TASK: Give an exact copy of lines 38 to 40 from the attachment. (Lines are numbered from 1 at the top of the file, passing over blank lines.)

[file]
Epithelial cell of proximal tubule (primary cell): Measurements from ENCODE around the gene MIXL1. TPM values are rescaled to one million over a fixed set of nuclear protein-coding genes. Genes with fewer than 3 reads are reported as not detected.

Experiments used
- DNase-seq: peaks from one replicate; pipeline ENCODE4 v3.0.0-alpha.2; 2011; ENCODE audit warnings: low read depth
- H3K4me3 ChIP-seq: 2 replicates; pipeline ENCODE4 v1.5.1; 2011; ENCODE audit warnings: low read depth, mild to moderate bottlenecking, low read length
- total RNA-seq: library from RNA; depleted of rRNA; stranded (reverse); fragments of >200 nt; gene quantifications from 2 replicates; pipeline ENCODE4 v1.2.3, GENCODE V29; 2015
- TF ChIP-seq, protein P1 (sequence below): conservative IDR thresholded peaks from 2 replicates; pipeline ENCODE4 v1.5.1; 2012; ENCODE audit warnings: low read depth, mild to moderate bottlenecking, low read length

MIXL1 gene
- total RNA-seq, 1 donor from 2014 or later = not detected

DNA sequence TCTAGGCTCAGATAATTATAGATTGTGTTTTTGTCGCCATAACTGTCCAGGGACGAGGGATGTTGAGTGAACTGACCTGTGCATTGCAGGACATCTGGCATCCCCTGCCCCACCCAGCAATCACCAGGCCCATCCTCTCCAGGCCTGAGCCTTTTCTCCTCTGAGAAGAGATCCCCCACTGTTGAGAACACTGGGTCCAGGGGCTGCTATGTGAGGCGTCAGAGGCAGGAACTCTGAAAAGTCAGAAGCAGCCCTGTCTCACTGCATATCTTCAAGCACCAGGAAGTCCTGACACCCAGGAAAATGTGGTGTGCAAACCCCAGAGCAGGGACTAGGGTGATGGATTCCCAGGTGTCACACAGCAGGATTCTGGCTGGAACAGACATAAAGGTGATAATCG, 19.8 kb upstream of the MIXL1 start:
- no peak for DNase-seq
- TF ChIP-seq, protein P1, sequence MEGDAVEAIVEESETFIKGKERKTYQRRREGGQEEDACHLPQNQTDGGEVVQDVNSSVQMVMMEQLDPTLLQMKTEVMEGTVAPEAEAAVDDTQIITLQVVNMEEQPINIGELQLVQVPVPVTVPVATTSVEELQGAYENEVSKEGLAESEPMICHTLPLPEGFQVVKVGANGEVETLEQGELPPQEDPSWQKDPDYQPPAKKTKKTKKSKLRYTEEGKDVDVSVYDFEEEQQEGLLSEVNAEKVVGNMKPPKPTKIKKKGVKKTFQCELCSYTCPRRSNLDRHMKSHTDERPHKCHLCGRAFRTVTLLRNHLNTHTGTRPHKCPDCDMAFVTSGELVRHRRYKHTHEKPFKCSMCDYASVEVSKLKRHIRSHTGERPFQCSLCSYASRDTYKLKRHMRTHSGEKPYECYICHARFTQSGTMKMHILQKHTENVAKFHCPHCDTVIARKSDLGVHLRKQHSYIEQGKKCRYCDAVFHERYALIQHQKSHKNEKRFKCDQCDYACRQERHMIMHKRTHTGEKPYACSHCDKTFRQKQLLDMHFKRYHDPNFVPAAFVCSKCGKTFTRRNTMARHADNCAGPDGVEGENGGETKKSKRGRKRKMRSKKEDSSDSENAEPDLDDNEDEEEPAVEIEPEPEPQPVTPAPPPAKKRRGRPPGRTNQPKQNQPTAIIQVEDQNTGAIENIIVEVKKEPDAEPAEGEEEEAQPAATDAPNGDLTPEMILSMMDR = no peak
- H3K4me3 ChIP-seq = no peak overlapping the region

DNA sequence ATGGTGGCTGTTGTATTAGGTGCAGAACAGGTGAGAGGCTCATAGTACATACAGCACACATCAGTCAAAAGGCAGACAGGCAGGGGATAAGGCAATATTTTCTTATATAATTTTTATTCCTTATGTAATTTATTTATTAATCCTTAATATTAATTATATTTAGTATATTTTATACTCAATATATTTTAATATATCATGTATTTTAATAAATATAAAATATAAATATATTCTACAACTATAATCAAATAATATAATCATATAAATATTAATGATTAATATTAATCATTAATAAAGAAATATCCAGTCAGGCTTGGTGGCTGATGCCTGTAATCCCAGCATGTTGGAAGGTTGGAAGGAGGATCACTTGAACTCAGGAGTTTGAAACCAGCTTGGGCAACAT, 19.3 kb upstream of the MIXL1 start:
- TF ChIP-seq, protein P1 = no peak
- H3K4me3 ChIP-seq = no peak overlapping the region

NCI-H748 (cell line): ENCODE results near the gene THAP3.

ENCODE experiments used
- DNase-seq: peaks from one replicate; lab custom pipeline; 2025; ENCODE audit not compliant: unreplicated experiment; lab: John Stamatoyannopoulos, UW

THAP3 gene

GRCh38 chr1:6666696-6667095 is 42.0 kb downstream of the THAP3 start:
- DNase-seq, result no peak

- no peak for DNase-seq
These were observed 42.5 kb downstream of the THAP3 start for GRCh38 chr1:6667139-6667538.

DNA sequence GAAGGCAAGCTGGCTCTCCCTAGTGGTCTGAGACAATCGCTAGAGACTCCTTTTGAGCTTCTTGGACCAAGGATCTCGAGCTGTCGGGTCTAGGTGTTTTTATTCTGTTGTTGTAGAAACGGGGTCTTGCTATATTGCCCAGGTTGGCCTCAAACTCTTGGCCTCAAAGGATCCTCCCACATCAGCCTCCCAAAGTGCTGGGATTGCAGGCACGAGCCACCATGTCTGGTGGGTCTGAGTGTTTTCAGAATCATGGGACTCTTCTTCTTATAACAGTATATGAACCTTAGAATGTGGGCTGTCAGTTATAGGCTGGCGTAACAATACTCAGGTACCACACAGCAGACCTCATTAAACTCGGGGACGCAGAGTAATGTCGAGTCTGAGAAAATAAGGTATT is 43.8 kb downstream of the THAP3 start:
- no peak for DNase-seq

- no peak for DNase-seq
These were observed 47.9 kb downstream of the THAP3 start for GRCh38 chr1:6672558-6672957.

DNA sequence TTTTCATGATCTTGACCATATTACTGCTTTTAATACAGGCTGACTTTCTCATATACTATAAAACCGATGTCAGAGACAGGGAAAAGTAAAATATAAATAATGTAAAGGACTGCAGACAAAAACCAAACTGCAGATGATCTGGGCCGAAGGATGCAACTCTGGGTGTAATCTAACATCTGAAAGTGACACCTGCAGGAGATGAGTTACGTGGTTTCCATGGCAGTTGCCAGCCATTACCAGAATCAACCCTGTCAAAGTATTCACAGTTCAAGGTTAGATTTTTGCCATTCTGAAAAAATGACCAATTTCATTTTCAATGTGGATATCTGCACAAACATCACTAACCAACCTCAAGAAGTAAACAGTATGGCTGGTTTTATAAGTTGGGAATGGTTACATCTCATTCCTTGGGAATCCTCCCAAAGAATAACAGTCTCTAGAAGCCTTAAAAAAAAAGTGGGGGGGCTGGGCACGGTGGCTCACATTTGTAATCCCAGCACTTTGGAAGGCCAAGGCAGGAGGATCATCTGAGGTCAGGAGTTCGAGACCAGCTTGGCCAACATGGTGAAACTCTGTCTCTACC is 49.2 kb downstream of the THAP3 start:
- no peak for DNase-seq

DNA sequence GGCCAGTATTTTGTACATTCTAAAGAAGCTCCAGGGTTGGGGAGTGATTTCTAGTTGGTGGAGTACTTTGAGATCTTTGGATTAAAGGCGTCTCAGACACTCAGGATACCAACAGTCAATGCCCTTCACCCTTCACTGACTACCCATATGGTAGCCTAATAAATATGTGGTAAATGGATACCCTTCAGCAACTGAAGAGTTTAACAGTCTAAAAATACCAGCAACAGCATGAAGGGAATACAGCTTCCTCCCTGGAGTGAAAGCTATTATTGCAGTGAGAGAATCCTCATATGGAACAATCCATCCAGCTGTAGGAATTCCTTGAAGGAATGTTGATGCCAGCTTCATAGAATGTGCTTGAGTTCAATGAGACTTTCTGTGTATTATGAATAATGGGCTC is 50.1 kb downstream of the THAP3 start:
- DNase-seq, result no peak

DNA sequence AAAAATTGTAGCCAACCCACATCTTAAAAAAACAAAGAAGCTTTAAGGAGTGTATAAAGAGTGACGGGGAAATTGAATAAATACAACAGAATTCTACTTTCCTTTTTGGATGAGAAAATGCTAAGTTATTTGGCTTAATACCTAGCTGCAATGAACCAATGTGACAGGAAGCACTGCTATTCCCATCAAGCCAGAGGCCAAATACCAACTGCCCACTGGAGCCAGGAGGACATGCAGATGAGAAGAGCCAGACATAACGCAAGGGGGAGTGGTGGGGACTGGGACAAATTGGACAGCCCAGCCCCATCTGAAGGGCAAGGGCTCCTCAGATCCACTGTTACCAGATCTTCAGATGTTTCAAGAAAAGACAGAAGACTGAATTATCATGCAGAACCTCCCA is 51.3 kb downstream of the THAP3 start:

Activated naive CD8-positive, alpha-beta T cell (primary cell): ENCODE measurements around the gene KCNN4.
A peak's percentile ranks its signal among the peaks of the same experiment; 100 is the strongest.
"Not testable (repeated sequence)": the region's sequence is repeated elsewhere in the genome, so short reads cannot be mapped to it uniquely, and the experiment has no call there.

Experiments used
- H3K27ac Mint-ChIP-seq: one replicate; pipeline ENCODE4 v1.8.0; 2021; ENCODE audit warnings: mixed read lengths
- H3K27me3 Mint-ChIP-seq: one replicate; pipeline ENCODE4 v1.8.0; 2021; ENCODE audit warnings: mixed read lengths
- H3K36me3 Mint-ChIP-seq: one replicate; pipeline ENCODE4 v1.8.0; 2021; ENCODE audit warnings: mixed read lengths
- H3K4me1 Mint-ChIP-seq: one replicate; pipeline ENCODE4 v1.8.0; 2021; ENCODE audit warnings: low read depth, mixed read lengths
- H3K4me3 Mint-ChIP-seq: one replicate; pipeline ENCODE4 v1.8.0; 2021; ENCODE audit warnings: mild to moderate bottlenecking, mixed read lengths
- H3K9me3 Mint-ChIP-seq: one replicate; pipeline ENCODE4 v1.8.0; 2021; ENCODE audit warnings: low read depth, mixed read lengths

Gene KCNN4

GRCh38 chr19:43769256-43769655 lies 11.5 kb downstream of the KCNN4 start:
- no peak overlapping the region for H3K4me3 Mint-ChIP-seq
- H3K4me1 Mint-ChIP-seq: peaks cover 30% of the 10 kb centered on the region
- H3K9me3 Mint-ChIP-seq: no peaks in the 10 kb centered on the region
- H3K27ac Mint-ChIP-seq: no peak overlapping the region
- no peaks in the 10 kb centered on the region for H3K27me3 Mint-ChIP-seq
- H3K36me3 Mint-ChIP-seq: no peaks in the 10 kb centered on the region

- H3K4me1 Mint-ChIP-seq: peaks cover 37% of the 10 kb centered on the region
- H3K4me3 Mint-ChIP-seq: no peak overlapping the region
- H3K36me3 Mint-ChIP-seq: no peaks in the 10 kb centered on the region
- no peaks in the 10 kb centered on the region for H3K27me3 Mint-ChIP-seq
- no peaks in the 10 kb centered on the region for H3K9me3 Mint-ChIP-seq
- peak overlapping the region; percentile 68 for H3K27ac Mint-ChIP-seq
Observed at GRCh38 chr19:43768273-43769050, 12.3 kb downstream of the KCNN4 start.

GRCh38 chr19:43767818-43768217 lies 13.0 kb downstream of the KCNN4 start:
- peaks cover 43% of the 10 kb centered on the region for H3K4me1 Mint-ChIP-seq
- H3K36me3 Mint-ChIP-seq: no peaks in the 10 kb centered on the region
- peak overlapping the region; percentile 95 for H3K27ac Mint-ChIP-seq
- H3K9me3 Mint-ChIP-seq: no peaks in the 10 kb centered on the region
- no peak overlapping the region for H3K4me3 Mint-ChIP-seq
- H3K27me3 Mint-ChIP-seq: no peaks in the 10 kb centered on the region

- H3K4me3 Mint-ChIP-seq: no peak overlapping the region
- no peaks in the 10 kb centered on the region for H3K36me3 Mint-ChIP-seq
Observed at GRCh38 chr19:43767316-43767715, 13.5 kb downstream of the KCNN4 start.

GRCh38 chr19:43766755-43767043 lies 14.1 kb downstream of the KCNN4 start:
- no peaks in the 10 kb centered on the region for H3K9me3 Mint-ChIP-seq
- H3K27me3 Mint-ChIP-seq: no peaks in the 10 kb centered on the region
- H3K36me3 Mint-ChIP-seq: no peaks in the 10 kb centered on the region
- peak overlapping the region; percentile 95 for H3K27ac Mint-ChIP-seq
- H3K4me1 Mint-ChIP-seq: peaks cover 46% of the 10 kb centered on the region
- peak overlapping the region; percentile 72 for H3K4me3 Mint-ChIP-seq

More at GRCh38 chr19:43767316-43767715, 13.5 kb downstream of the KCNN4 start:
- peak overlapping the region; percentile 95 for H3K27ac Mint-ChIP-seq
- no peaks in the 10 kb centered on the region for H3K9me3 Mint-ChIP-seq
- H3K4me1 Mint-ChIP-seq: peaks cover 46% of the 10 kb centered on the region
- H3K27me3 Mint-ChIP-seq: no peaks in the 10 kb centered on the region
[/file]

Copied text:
- H3K27me3 Mint-ChIP-seq: one replicate; pipeline ENCODE4 v1.8.0; 2021; ENCODE audit warnings: mixed read lengths
- H3K36me3 Mint-ChIP-seq: one replicate; pipeline ENCODE4 v1.8.0; 2021; ENCODE audit warnings: mixed read lengths
- H3K4me1 Mint-ChIP-seq: one replicate; pipeline ENCODE4 v1.8.0; 2021; ENCODE audit warnings: low read depth, mixed read lengths